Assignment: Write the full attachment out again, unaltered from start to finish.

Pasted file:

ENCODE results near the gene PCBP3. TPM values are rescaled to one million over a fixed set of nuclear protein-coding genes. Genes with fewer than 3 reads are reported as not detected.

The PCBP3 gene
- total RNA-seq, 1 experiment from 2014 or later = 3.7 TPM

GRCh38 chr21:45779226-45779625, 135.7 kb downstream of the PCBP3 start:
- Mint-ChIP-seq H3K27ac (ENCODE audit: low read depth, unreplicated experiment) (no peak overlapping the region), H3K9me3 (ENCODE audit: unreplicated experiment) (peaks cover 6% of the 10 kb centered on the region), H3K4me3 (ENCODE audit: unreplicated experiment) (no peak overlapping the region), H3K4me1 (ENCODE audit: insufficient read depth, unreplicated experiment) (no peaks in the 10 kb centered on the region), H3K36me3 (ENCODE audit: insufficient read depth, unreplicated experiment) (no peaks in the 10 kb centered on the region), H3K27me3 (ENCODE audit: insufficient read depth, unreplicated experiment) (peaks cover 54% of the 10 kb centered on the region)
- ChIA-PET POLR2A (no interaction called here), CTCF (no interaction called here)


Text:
ENCODE results near the gene PCBP3. TPM values are rescaled to one million over a fixed set of nuclear protein-coding genes. Genes with fewer than 3 reads are reported as not detected.

The PCBP3 gene
- total RNA-seq, 1 experiment from 2014 or later = 3.7 TPM

GRCh38 chr21:45779226-45779625, 135.7 kb downstream of the PCBP3 start:
- Mint-ChIP-seq H3K27ac (ENCODE audit: low read depth, unreplicated experiment) (no peak overlapping the region), H3K9me3 (ENCODE audit: unreplicated experiment) (peaks cover 6% of the 10 kb centered on the region), H3K4me3 (ENCODE audit: unreplicated experiment) (no peak overlapping the region), H3K4me1 (ENCODE audit: insufficient read depth, unreplicated experiment) (no peaks in the 10 kb centered on the region), H3K36me3 (ENCODE audit: insufficient read depth, unreplicated experiment) (no peaks in the 10 kb centered on the region), H3K27me3 (ENCODE audit: insufficient read depth, unreplicated experiment) (peaks cover 54% of the 10 kb centered on the region)
- ChIA-PET POLR2A (no interaction called here), CTCF (no interaction called here)